It makes sense, the publisher has to market the product, the team at Faber are the experts. That said, I know that they would want me to be happy with the final decision – and we talked some time back, when I met the whole team, about the feel and the look. Squishy McFluff is, of course, brand new, but even I think it has a sort of familiar and classic feel to it. So the pictures that swim in my mind have always been fresh, but also maybe a little retro. They're sweet but not sickly cute. They probably embody Ava and McFluff's personalities: clever, but oh so cheeky.
It's a hard thing to verbalise though, which is why I'm so pleased with what Faber showed me – it really does fit with the burgeoning visions in my head. It's a big deal – it's hard to say how big a deal it is. It's a bit like asking someone to do a portrait of your baby, and you hope it'll look all cherubic like a Da Vinci, but you aren't sure whether it'll actually end up being all Picasso – you know, with a massive eye or something.
In a way, someone will be drawing my actual baby (Ava!) but I don't mean it like that. I mean the stories have become my 'baby', something I've done alone and have been very close to for a long time – I know them and the characters inside out. Now someone else, who's completely new to it, will be interpreting all that in their own way.
It's SO exciting. The next stage is that Faber will commission some character sketches, which will be drawn from seeing the completed text and a brief. I'm not quite sure yet when I will see those, but I know who's going to be doing them, and I'm full of anticipation! I'll write more about that when I can.
In the meantime, you can read a mini excerpt of Squishy McFluff, The Invisible Cat
(to learn a little about what he looks like) over on The Greenhouse blog
. The Greenhouse Funny Prize
has re-opened for 2013 and so I chatted to the guys there about what's happened to me in the last six months, hopefully to get even more people fired up to write funny and enter the competition this year.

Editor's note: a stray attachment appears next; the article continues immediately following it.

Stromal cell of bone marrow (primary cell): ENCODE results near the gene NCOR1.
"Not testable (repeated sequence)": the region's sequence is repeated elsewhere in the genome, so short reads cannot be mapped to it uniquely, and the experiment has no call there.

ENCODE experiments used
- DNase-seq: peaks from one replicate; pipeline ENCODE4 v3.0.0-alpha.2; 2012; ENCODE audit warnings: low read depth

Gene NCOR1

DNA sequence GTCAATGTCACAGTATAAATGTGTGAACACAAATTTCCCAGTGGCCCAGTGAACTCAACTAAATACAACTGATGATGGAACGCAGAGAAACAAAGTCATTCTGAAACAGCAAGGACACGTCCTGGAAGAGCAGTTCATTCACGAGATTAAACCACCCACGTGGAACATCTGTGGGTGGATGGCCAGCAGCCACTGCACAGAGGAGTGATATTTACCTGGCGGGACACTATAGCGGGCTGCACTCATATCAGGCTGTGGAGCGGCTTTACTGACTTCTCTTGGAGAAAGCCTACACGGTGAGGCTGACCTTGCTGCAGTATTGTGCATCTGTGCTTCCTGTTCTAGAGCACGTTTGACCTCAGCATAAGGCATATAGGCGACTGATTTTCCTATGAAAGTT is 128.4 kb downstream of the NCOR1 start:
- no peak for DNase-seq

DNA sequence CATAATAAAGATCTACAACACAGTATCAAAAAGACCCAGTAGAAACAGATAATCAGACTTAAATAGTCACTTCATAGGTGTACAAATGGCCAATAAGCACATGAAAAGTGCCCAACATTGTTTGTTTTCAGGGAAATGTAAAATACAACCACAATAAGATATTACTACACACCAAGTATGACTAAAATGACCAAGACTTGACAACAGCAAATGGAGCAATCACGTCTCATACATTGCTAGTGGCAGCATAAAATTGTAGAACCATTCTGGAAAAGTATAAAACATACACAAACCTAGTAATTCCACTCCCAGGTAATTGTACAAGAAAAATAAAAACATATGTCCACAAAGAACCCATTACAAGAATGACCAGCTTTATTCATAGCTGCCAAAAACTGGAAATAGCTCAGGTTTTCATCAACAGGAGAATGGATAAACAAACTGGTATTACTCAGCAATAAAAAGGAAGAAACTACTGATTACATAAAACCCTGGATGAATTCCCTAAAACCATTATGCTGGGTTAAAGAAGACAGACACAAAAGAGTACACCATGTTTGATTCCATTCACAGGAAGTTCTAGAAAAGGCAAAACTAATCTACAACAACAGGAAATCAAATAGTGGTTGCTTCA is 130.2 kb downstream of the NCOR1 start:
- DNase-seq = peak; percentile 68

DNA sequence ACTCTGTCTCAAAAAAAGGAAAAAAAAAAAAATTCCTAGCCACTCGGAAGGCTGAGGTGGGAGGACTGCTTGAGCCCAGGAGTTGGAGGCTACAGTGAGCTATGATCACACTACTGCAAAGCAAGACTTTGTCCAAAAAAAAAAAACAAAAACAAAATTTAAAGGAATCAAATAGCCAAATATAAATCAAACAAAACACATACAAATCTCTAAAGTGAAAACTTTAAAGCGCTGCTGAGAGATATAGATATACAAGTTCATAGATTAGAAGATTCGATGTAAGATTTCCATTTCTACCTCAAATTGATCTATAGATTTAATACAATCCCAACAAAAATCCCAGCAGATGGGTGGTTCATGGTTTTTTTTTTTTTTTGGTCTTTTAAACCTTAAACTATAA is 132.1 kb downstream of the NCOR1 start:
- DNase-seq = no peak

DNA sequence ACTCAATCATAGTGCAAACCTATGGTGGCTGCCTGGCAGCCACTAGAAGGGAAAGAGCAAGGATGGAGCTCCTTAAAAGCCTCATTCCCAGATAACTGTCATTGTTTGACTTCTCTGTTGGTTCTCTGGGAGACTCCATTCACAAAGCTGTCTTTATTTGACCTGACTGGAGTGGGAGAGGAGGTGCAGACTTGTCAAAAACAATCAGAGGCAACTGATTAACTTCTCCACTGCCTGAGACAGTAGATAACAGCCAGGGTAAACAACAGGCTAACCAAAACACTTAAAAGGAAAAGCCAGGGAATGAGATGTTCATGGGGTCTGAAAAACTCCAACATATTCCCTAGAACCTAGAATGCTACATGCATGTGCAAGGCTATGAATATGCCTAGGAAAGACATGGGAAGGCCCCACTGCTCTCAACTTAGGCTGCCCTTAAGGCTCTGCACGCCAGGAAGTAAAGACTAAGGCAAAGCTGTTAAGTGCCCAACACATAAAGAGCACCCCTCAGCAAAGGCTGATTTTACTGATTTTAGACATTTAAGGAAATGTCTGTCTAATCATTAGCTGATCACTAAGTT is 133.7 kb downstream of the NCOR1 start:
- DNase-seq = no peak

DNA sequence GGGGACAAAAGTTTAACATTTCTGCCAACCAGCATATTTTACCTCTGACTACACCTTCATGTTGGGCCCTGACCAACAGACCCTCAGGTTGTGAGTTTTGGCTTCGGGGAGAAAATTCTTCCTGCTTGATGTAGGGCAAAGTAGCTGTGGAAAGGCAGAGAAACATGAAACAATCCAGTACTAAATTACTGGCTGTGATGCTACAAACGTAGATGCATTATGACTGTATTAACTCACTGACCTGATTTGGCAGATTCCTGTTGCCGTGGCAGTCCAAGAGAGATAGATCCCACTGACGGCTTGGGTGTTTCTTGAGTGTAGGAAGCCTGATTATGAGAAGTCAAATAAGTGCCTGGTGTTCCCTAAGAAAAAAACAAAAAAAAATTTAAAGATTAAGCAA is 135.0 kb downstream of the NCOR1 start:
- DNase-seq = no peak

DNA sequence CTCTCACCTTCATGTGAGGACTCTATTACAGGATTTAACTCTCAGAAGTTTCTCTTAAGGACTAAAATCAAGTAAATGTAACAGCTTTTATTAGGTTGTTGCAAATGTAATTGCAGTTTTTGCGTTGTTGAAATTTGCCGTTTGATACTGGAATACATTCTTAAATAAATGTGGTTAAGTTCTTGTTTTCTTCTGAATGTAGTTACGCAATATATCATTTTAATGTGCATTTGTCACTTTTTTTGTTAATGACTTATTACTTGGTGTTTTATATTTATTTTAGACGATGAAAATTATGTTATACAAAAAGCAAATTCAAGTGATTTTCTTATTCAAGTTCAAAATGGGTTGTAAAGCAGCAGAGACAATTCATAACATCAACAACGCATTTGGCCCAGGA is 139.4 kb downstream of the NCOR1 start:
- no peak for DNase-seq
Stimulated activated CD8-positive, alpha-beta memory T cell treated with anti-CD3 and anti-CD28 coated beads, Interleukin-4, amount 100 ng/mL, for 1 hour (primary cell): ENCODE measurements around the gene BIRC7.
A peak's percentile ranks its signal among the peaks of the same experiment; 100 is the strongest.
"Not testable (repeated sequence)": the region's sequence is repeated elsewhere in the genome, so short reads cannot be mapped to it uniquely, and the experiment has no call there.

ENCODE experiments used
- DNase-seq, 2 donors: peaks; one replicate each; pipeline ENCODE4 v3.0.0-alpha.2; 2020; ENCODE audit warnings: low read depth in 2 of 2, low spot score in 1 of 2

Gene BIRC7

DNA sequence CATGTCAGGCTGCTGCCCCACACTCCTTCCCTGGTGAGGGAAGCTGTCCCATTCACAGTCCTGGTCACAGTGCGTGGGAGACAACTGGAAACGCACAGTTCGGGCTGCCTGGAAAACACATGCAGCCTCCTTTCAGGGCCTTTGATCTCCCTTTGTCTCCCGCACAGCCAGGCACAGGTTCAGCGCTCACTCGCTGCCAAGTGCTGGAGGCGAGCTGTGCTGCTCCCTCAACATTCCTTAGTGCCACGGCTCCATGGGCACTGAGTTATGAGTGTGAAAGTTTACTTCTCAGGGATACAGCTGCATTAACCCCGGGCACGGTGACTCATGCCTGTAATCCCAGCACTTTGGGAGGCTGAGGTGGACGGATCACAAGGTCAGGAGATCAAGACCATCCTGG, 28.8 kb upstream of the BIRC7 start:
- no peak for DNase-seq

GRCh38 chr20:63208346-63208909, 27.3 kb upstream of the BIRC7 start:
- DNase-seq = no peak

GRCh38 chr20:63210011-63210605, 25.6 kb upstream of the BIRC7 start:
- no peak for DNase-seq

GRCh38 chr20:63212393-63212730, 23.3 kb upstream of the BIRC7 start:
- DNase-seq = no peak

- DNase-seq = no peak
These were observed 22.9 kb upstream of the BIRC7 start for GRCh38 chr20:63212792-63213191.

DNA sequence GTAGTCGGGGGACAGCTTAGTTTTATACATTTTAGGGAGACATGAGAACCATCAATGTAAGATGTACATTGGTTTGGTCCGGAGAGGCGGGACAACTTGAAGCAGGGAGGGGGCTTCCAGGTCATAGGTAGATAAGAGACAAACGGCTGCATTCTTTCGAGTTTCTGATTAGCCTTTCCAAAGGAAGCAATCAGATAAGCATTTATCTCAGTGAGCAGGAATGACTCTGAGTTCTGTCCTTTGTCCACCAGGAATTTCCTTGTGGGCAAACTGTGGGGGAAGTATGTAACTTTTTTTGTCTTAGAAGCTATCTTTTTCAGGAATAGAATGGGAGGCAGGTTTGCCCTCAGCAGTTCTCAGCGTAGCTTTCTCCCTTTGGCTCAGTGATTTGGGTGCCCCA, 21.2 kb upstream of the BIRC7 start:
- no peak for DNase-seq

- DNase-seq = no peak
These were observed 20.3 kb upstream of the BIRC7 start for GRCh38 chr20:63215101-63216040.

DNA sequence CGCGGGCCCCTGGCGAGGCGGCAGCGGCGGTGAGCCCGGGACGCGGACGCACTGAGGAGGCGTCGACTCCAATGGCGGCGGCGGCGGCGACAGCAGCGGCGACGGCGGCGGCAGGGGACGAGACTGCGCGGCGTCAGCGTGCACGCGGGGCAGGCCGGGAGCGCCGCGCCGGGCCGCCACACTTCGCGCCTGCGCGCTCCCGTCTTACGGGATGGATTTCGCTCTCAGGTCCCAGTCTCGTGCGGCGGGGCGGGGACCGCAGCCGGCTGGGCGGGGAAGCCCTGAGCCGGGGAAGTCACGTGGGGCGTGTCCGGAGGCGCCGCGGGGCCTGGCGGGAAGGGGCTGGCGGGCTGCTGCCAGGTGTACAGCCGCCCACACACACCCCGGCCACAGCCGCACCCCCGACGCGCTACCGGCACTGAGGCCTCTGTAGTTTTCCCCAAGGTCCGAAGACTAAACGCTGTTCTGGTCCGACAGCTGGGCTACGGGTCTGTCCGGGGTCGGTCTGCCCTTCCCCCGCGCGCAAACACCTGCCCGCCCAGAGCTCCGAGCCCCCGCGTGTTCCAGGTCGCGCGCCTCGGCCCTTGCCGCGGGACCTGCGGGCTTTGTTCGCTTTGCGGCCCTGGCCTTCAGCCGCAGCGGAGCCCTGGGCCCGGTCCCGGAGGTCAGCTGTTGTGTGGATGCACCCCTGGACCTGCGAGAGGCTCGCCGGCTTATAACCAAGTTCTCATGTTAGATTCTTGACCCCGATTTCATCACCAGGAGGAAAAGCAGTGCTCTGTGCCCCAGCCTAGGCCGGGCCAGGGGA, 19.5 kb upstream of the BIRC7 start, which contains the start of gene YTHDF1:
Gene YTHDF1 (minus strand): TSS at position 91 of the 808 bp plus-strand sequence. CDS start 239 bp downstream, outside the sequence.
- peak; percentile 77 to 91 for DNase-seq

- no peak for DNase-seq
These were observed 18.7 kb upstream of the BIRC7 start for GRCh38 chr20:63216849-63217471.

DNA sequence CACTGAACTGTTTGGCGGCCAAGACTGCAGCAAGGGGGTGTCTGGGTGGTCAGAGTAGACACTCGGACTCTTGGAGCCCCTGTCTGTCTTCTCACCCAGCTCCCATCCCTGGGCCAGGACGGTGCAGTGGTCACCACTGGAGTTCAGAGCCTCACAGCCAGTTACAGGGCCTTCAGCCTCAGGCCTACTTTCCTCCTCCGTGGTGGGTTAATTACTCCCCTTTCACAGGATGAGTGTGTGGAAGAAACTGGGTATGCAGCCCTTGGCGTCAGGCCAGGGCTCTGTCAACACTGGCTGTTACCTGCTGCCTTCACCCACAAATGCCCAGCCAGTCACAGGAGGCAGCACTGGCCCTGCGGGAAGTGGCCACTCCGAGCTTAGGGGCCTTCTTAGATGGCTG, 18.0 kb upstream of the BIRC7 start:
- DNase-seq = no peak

Do enter. Do it! It could make your dream a reality. You've got loads of time. The deadline isn't until the end of July.
[Think Abba tune]: "Funny, funny, funny… Must be funny…"
Sorry, that's going to be in your head all day now isn't it?
Now that the text for Squishy McFluff the Invisible Cat
is done, I have lots and lots of time to think about the second book, Squishy McFluff and The Supermarket Sweep
It also needs extending quite a bit and I've started adding to it here and there. Going back to it has made me think about the different ways I've been writing the Squishy McFluff stories. It's also made me wonder whether other people have a standard (and sensible) way of pulling their ideas together.
When I wrote the first story, it was almost a re-write of my column, on Parentdish, about Ava's imaginary cat. It's changed a lot now (see my last post), but when I began, I essentially had the plot already – it just needed to be written differently, with a sparkle that would make children's hearts' pop.
When I came to write Supermarket Sweep
, it was a bit different. The idea for Ava and Squishy McFluff going shopping did actually also come from a column
I'd written, so that was the seed of the idea, but I didn't intend to just transform it, the way I had with Invisible Cat
Instead, I sat down and started writing, without knowing what was going to happen in the story. The plot just came as I wrote: I started at the beginning and finished at the end.
I did go back and forth, of course, when it was done. Some ideas that had come initially were dumped and replaced with ideas that worked better, or seemed funnier, when I'd given them more thought.
But there was no real planning, no forethought. What would Miss Holland have to say about that I wonder?! She was my English teacher when I was about 13 – I remember her drawing a strange spider diagram on the blackboard, illustrating how good creative story writing came about with logical planning: beginning, middle, end; intersperse with characters A, B, C…
The third book, Squishy McFluff Meets Mad Nana Dot
happened differently again. With this one, I began not at the beginning, but the end ("what madness is this?!"), when the last two lines popped into my head at some ungodly hour.